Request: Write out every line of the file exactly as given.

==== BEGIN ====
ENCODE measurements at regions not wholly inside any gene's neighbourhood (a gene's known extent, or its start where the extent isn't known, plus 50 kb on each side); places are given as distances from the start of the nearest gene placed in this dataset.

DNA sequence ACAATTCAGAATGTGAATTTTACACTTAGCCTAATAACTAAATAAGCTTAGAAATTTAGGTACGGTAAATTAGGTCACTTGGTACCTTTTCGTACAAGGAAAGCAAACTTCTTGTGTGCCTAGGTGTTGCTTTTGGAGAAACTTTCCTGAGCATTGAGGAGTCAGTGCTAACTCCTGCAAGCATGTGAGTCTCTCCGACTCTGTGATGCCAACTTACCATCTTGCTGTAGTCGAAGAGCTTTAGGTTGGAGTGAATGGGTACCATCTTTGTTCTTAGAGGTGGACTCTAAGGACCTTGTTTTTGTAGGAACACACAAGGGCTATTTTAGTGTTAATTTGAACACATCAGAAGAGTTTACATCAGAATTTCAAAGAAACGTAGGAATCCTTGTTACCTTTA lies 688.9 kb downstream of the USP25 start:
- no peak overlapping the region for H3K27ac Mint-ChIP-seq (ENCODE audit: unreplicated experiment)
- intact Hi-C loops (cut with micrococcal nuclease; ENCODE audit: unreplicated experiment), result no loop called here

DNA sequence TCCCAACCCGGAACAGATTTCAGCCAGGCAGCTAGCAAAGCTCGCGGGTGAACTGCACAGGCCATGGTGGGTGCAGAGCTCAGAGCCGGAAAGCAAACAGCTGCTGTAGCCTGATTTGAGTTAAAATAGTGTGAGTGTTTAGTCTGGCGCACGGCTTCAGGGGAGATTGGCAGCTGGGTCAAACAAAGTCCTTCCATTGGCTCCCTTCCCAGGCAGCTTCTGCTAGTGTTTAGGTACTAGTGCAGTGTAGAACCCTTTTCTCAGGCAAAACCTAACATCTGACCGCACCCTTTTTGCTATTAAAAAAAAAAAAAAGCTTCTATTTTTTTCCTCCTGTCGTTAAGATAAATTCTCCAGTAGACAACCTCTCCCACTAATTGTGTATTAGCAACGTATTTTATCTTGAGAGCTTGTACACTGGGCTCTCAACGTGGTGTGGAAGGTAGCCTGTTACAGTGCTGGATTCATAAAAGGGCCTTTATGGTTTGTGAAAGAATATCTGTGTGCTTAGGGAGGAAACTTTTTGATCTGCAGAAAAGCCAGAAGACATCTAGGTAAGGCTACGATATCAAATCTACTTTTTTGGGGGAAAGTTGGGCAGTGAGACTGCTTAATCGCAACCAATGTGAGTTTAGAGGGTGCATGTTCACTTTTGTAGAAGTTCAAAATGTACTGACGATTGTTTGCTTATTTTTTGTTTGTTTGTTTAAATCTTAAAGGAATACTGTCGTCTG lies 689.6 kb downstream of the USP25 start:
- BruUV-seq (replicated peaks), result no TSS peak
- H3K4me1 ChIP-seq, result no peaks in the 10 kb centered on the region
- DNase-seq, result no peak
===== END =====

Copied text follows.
ENCODE measurements at regions not wholly inside any gene's neighbourhood (a gene's known extent, or its start where the extent isn't known, plus 50 kb on each side); places are given as distances from the start of the nearest gene placed in this dataset.

DNA sequence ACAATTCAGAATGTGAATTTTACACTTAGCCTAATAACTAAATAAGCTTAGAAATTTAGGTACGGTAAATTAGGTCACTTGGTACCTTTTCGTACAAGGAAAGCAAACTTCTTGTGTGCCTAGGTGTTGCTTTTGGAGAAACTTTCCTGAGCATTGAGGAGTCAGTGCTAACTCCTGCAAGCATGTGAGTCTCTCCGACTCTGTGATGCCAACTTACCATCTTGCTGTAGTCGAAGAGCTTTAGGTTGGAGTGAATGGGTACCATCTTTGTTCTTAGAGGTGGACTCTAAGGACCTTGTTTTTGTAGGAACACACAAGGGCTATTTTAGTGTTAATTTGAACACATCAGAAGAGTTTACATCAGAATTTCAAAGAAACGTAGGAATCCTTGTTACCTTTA lies 688.9 kb downstream of the USP25 start:
- no peak overlapping the region for H3K27ac Mint-ChIP-seq (ENCODE audit: unreplicated experiment)
- intact Hi-C loops (cut with micrococcal nuclease; ENCODE audit: unreplicated experiment), result no loop called here

DNA sequence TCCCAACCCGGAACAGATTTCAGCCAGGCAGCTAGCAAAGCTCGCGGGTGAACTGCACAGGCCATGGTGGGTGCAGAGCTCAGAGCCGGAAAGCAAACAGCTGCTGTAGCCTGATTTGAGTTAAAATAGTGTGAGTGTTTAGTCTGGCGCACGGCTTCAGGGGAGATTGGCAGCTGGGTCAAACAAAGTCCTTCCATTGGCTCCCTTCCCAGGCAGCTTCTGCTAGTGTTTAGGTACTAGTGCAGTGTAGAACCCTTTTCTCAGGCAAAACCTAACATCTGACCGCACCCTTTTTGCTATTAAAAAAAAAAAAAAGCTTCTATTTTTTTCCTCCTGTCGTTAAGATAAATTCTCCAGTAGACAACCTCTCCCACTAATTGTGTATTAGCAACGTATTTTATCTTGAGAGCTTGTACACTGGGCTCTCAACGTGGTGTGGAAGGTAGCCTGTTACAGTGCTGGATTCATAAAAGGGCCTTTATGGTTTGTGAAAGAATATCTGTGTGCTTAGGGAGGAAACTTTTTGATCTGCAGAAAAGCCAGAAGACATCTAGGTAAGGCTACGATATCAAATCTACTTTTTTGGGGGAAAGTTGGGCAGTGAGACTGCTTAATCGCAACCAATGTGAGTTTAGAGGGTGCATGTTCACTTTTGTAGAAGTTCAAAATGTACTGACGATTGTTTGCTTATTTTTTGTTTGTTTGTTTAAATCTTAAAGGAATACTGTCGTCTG lies 689.6 kb downstream of the USP25 start:
- BruUV-seq (replicated peaks), result no TSS peak
- H3K4me1 ChIP-seq, result no peaks in the 10 kb centered on the region
- DNase-seq, result no peak